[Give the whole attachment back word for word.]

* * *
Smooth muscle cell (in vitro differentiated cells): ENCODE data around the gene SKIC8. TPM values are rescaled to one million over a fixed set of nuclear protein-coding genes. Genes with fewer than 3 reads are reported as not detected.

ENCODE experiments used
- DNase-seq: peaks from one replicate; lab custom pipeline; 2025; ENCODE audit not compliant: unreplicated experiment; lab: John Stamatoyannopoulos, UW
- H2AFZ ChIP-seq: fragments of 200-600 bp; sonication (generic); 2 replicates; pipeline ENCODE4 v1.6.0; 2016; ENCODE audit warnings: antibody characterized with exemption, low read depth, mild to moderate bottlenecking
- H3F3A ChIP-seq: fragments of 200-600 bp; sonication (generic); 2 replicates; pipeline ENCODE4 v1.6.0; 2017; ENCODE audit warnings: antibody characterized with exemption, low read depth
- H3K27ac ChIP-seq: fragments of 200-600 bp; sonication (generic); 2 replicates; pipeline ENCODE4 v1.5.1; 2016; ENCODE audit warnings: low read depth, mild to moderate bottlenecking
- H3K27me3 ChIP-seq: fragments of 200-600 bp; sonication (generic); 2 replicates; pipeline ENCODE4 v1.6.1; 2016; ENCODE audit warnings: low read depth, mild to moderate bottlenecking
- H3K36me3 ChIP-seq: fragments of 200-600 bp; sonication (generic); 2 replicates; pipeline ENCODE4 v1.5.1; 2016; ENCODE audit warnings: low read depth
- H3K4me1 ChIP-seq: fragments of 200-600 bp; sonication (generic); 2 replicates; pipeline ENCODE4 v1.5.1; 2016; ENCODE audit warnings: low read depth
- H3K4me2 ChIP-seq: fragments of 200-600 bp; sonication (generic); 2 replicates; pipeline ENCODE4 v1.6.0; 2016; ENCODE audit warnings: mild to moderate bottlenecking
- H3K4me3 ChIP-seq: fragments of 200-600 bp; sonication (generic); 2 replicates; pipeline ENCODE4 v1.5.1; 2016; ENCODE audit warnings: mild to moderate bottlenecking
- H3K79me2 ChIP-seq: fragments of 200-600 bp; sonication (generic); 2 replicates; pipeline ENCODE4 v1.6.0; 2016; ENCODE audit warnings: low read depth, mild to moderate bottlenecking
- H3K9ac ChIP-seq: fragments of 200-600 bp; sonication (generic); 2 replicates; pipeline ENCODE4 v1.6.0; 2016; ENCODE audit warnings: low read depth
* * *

Smooth muscle cell (in vitro differentiated cells): ENCODE data around the gene SKIC8. TPM values are rescaled to one million over a fixed set of nuclear protein-coding genes. Genes with fewer than 3 reads are reported as not detected.

ENCODE experiments used
- DNase-seq: peaks from one replicate; lab custom pipeline; 2025; ENCODE audit not compliant: unreplicated experiment; lab: John Stamatoyannopoulos, UW
- H2AFZ ChIP-seq: fragments of 200-600 bp; sonication (generic); 2 replicates; pipeline ENCODE4 v1.6.0; 2016; ENCODE audit warnings: antibody characterized with exemption, low read depth, mild to moderate bottlenecking
- H3F3A ChIP-seq: fragments of 200-600 bp; sonication (generic); 2 replicates; pipeline ENCODE4 v1.6.0; 2017; ENCODE audit warnings: antibody characterized with exemption, low read depth
- H3K27ac ChIP-seq: fragments of 200-600 bp; sonication (generic); 2 replicates; pipeline ENCODE4 v1.5.1; 2016; ENCODE audit warnings: low read depth, mild to moderate bottlenecking
- H3K27me3 ChIP-seq: fragments of 200-600 bp; sonication (generic); 2 replicates; pipeline ENCODE4 v1.6.1; 2016; ENCODE audit warnings: low read depth, mild to moderate bottlenecking
- H3K36me3 ChIP-seq: fragments of 200-600 bp; sonication (generic); 2 replicates; pipeline ENCODE4 v1.5.1; 2016; ENCODE audit warnings: low read depth
- H3K4me1 ChIP-seq: fragments of 200-600 bp; sonication (generic); 2 replicates; pipeline ENCODE4 v1.5.1; 2016; ENCODE audit warnings: low read depth
- H3K4me2 ChIP-seq: fragments of 200-600 bp; sonication (generic); 2 replicates; pipeline ENCODE4 v1.6.0; 2016; ENCODE audit warnings: mild to moderate bottlenecking
- H3K4me3 ChIP-seq: fragments of 200-600 bp; sonication (generic); 2 replicates; pipeline ENCODE4 v1.5.1; 2016; ENCODE audit warnings: mild to moderate bottlenecking
- H3K79me2 ChIP-seq: fragments of 200-600 bp; sonication (generic); 2 replicates; pipeline ENCODE4 v1.6.0; 2016; ENCODE audit warnings: low read depth, mild to moderate bottlenecking
- H3K9ac ChIP-seq: fragments of 200-600 bp; sonication (generic); 2 replicates; pipeline ENCODE4 v1.6.0; 2016; ENCODE audit warnings: low read depth